The painting subsequently passed to Claudius Tarral, whose collection was sold by Christie’s in London in 1847. The preface to the catalogue explained, “This choice Collection was formed on the Continent, and includes some of the best specimens from Cardinal Fesch’s Gallery, at Rome. The pictures are all in fine preservation, and with one exception, have never before been in England. The proprietor, owing to domestic circumstances, is obliged to reside in Italy, and break up his establishment in Paris; for this reason he is now induced to part with his works of art.” The collection of 46 paintings included no less than 22 from the Fesch collection. It also included the Steen from the Metropolitan Museum as well as the “Allendale” Giorgione, now in the National Gallery of Art, Washington. The cataloguer remarked of the present work: “Very clear and delicately finished. From the collections of Van Helsleuter and Cardinal Fesch, no. 63. On canvas, 1 ft. 5 in. by 1 ft. 10 in.” Finally, when the painting surfaced again in Paris in the sale of Monsieur and Madame Baude in 1997, it was illustrated on the cover of the catalogue.
“Van Helsleuter” (Hendrik van Eyl Sluyter [1739 - 1814]), Amsterdam
His sale, Paris (Paillet, Delaroche), 25 January 1802, no. 17, to Simon
Cardinal Joseph Fesch, Rome
His estate sale, Rome, 17ff March 1845, no. 63
Claudius Tarral, Paris
His sale, London (Christie), 11 June 1847, no. 27, to Wood
Mr. and Mrs. Baude, Paris
Sale Paris (Drouot Montaigne), 13 June 1997, no. 21, ill.
Acquired at the above sale by the previous owner
Private collection, France
Gerrit Adriaensz Berckheyde was baptized in the Reformed Church on June 6, 1638, the youngest son of the butcher, Adriaen Joppe from Katwijk aan de Rijn and Cornelia Gerritsdr Pancier from Haarlem. The family name is derived from the polder Berckheyden near Katwijk. Gerrit’s eight-year-older brother, Job (1630 – 1693), who painted city views, a few history paintings, genre scenes and portraits, probably taught him to paint. Neither brother ever married; according to Arnold Houbraken (1721), they lived with their unmarried sister, Aegie. Before becoming a member of the Guild of St Luke in 1660, Gerrit accompanied his brother on a journey along the Rhine in Germany. The Haarlem poet, Frans Snellinx, who wrote poems on painted portraits of the Berckheydes, referred to gold medals that the brothers received from the Elector Palatine at whose court in Heidelberg where they were employed for some period of time. The poem about Gerrit’s portrait reads as follows:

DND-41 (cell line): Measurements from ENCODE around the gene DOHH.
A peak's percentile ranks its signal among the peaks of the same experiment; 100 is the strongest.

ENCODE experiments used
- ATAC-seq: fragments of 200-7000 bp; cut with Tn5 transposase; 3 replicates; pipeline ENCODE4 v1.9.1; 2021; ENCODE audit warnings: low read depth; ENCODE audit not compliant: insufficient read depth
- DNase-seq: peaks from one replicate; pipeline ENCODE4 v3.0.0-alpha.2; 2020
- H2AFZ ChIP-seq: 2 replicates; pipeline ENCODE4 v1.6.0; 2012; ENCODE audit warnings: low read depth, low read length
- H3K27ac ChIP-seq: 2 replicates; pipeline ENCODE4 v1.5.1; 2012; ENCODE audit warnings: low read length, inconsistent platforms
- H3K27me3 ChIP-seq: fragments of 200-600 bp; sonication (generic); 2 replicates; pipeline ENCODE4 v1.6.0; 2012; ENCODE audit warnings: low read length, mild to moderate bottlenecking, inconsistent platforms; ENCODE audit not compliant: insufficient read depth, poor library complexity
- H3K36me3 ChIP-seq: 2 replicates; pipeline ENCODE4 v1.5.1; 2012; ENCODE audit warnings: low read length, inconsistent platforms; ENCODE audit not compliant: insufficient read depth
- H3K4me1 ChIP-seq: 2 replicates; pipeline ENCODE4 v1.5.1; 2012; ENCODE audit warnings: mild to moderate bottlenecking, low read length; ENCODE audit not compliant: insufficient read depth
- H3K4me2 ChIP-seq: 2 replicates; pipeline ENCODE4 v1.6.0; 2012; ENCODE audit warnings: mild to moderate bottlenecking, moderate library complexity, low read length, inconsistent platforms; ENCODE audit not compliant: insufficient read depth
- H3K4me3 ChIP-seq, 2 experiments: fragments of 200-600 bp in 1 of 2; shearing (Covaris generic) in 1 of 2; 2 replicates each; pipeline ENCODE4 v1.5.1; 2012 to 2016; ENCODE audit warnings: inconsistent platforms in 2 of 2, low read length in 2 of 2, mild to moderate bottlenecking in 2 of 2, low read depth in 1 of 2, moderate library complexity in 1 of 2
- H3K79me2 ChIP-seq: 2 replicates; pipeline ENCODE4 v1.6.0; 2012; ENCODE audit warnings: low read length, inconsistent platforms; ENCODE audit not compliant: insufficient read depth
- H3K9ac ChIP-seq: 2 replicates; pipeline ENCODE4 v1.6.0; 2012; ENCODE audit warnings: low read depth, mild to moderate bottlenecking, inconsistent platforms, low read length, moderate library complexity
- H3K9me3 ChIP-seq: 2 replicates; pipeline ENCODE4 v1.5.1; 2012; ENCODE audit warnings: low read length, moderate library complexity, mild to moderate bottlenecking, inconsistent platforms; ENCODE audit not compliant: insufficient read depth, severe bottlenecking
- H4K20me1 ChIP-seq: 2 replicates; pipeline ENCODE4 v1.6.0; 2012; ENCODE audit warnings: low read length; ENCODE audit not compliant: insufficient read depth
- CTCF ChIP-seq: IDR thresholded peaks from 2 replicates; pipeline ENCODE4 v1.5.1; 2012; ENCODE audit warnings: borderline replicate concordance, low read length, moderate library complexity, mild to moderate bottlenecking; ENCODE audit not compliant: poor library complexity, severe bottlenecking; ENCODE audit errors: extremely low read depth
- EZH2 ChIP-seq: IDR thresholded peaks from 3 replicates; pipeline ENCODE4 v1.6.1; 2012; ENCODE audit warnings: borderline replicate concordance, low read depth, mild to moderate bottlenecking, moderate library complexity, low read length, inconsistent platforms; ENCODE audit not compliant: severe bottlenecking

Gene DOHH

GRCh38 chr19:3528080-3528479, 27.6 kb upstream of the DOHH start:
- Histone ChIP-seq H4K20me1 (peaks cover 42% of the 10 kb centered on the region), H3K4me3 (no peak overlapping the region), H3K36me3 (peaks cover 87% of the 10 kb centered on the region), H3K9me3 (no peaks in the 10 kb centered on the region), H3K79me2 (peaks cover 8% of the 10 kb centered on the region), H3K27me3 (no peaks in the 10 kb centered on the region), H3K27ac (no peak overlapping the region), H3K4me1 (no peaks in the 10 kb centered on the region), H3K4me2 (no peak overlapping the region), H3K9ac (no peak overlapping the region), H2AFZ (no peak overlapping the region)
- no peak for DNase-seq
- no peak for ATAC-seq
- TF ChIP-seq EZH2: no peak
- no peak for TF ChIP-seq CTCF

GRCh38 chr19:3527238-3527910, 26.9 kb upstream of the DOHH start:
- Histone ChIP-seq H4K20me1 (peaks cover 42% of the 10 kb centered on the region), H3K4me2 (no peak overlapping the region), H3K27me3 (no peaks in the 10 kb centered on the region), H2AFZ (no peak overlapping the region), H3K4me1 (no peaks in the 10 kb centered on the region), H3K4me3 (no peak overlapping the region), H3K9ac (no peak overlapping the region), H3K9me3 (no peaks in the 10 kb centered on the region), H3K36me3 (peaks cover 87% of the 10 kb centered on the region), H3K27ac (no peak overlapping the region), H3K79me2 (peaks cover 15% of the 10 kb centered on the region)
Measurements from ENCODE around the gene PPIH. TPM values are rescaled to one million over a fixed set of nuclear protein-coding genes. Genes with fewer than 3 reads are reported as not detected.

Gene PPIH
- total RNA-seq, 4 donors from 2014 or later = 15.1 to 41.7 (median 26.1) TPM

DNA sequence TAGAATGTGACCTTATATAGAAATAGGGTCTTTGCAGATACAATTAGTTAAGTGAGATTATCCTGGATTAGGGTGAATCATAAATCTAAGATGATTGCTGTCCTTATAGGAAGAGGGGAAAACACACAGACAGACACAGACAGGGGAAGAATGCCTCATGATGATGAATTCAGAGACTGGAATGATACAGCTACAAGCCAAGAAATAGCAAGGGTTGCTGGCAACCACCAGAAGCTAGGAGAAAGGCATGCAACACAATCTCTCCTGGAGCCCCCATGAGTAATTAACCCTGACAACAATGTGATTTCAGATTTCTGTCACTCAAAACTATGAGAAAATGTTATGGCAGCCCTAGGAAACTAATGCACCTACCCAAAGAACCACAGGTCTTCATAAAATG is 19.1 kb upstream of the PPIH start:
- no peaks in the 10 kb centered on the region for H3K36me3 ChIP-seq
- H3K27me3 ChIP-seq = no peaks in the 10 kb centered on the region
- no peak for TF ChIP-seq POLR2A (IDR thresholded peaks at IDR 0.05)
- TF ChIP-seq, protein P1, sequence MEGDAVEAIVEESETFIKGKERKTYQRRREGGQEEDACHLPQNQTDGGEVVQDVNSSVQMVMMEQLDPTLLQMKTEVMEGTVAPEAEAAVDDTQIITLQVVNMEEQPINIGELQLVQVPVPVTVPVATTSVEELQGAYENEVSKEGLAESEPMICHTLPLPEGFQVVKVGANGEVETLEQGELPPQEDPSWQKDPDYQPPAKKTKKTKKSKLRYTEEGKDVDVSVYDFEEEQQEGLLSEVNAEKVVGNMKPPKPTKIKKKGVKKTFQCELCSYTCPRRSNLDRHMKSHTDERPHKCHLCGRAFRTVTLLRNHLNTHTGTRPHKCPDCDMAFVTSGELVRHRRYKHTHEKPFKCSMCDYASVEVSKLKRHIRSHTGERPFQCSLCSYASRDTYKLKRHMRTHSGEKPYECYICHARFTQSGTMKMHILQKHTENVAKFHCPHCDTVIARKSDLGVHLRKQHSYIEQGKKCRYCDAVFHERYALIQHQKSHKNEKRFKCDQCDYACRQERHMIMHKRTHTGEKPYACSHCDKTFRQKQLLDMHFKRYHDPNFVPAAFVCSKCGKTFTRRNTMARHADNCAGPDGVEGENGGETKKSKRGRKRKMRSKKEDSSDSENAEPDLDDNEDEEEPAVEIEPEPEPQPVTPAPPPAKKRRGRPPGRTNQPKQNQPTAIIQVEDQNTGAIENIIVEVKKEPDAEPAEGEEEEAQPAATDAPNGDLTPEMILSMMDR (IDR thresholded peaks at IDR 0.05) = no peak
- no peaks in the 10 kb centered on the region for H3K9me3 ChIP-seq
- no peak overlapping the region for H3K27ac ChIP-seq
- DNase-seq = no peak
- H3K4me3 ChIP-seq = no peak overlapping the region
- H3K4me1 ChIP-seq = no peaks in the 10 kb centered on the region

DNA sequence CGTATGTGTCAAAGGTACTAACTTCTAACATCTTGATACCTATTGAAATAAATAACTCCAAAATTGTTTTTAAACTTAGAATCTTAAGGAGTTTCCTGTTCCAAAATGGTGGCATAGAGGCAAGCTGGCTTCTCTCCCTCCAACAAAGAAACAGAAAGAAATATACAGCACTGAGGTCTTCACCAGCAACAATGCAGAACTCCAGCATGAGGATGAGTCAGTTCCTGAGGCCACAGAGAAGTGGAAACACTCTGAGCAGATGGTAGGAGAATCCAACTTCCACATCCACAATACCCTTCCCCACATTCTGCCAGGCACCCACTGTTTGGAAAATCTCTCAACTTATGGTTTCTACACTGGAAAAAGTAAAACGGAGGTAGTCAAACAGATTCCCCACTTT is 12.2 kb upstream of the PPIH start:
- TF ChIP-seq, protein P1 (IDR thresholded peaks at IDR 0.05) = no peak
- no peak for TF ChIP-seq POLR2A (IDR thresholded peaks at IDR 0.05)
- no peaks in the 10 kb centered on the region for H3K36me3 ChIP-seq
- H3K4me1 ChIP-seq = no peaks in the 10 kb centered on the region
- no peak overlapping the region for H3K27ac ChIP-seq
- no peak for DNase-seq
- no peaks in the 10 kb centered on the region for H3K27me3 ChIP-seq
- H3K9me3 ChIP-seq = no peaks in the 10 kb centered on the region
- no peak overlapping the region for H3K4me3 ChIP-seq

“This is Berckheyde, who can render from life so forcefully
The art of architecture, capturing its shape with great accuracy;
And who through the power of imagination depicts the appearance of people
Such that there is no difference between his work and reality.
Instead of the painter’s crown, the Palatine Court gave him
A gold breast ornament, the effigy of his son.”
Berckheyde appears on the list of Guild members (before 1702) assembled by Vincent Laurensz van der Vinne, and he served as a vinder (ward) in 1691/92 and 1695. In 1666 Gerrit and Job became members of the Haarlem rhetoricians’ chamber, De Wijngaardranken, and Gerrit later
held offices in the chamber in 1667 and 1676-81. A few views of Rome have led some writers to
assume that Gerrit travelled to Italy, but these works seem to be based on drawings and prints by Nicholaes Berchem, Lingelbach and other Dutch Italianate artists. Gerrit’s death on 10 June 1698 was mentioned on the back of a drawn portrait that has not been seen or recorded since the nineteenth century. According to Houbraken, Gerrit expired after leaving the garden of the Haarlem art lover, Alexander de Vos, when he fell into the Brouwersvaart canal and drowned. He was buried in Haarlem’s St Janskerk on 14 June 1698.
Peter C. Sutton, the Susan E. Lynch Executive Director, Bruce Museum